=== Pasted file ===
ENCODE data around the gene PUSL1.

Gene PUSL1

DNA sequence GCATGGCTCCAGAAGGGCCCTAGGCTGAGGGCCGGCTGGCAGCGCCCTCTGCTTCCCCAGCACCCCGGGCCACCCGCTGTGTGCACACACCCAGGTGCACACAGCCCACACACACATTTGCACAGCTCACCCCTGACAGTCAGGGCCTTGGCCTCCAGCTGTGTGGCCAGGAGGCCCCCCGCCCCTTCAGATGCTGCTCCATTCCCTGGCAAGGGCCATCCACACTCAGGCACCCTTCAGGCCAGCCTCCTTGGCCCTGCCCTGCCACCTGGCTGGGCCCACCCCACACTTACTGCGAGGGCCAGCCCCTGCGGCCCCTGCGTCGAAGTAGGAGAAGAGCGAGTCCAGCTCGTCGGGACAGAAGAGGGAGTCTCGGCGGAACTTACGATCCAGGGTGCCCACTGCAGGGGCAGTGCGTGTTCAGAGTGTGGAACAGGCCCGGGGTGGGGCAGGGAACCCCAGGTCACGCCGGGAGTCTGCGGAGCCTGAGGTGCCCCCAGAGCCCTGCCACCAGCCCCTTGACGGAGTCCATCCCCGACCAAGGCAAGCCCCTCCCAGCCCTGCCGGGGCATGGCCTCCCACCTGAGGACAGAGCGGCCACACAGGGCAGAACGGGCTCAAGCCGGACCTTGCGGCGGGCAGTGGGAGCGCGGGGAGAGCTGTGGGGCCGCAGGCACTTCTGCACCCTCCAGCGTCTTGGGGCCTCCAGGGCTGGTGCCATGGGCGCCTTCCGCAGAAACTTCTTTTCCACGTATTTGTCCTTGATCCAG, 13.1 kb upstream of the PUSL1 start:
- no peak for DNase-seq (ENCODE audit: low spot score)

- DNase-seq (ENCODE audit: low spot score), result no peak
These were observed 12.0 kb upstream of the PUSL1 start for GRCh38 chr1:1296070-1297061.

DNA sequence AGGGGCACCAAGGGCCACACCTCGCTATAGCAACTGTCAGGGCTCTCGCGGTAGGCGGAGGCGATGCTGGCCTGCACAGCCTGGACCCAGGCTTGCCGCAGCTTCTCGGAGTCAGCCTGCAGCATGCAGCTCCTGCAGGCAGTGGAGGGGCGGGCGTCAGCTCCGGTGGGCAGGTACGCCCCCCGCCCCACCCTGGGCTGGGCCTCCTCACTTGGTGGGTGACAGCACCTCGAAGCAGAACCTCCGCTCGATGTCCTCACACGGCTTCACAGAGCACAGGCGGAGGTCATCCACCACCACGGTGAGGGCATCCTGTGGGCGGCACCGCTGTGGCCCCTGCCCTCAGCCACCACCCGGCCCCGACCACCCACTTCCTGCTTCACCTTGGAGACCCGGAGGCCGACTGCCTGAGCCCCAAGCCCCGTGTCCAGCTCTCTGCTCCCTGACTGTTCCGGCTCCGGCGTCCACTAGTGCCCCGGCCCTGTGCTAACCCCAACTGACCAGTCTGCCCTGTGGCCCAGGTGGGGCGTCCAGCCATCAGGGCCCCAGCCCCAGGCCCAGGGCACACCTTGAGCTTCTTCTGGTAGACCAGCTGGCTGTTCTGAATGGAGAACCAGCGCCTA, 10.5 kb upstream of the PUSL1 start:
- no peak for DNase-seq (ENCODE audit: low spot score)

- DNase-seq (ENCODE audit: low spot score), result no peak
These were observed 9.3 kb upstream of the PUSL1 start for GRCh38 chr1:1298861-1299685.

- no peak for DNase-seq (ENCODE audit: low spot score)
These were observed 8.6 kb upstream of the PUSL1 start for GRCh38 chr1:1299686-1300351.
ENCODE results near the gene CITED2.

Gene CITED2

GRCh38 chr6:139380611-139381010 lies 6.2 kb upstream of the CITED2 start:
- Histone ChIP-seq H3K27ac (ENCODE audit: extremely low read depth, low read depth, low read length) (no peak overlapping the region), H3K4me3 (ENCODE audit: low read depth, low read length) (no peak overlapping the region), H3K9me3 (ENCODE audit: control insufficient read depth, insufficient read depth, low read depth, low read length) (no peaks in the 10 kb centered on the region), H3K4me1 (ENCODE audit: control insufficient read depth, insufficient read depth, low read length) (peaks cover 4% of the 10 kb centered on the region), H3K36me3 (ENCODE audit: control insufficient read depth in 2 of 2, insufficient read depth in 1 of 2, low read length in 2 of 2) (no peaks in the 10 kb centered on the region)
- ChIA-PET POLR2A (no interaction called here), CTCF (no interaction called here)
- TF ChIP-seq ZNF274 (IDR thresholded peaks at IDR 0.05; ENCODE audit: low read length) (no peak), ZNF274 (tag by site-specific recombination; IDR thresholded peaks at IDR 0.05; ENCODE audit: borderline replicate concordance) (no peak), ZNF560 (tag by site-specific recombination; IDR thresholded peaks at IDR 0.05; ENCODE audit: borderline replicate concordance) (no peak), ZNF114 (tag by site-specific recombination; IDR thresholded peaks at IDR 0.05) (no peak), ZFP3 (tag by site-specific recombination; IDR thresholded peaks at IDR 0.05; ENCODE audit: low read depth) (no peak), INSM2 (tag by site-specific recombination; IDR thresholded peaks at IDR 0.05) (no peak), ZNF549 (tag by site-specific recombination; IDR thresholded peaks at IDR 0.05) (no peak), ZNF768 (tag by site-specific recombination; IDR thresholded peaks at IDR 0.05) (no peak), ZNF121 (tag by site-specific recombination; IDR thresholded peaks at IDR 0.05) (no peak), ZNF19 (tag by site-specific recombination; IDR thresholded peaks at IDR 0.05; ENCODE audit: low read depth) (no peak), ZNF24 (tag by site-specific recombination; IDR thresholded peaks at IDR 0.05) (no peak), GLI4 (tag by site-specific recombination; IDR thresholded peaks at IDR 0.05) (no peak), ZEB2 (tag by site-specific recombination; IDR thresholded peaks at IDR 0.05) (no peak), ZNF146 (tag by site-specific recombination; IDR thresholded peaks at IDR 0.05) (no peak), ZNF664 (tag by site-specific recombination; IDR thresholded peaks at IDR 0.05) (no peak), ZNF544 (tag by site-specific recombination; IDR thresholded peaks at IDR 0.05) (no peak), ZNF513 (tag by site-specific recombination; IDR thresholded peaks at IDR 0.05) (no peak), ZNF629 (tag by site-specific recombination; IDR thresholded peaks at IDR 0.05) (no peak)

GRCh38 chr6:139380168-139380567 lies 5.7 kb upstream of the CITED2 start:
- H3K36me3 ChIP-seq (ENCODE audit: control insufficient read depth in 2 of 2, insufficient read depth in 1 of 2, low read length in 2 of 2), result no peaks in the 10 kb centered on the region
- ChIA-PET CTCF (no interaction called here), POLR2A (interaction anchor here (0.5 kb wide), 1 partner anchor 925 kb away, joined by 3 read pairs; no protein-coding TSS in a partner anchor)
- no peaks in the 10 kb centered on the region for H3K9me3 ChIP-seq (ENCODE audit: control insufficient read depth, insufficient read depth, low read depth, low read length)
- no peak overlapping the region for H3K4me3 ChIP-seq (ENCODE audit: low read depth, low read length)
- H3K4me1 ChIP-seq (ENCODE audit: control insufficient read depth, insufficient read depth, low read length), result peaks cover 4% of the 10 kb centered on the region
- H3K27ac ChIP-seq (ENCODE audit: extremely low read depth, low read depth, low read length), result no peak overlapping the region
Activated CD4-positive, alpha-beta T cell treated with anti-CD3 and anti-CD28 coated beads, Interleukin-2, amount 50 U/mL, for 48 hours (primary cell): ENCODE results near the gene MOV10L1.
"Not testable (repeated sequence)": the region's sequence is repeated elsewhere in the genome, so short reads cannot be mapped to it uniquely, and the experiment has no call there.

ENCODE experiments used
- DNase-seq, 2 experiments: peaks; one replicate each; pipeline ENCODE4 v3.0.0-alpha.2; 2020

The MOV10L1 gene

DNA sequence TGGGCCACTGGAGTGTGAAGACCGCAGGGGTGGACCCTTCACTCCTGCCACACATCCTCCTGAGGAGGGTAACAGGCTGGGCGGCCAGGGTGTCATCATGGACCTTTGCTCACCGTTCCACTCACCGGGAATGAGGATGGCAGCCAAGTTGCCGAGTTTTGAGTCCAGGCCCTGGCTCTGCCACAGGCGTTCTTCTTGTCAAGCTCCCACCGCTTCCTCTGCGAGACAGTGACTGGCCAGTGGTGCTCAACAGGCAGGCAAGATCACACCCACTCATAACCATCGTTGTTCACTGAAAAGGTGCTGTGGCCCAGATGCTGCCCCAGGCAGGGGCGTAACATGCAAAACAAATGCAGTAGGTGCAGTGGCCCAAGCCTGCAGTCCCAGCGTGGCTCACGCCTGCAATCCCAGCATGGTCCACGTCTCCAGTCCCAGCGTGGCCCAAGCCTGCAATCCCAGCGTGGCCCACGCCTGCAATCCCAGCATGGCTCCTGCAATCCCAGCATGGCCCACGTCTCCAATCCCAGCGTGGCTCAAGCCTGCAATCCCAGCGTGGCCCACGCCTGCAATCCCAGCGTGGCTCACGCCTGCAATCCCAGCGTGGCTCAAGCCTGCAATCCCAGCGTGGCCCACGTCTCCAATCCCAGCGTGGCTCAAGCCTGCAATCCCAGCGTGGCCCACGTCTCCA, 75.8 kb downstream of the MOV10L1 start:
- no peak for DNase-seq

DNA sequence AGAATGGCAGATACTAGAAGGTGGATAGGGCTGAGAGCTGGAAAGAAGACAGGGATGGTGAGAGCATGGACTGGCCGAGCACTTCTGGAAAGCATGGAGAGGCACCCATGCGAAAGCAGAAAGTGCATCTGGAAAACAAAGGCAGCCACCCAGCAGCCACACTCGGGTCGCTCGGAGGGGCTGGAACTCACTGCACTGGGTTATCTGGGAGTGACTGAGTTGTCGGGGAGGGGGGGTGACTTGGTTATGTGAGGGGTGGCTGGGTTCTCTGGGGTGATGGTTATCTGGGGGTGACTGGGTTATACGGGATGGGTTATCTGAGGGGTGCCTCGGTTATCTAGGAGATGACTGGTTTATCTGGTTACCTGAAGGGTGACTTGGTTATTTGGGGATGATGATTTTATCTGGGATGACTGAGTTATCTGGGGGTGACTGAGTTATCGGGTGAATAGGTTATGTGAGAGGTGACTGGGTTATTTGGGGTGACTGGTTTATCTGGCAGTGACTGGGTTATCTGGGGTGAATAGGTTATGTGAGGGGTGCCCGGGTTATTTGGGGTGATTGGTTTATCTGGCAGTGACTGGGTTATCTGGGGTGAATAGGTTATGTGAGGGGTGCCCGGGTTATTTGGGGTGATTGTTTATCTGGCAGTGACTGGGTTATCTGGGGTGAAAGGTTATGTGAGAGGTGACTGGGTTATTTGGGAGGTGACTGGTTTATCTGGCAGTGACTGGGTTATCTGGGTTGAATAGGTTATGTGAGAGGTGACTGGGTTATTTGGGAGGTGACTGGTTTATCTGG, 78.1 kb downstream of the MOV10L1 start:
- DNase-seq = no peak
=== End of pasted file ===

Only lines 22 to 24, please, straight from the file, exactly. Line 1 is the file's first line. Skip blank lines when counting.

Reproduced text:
- no peaks in the 10 kb centered on the region for H3K9me3 ChIP-seq (ENCODE audit: control insufficient read depth, insufficient read depth, low read depth, low read length)
- no peak overlapping the region for H3K4me3 ChIP-seq (ENCODE audit: low read depth, low read length)
- H3K4me1 ChIP-seq (ENCODE audit: control insufficient read depth, insufficient read depth, low read length), result peaks cover 4% of the 10 kb centered on the region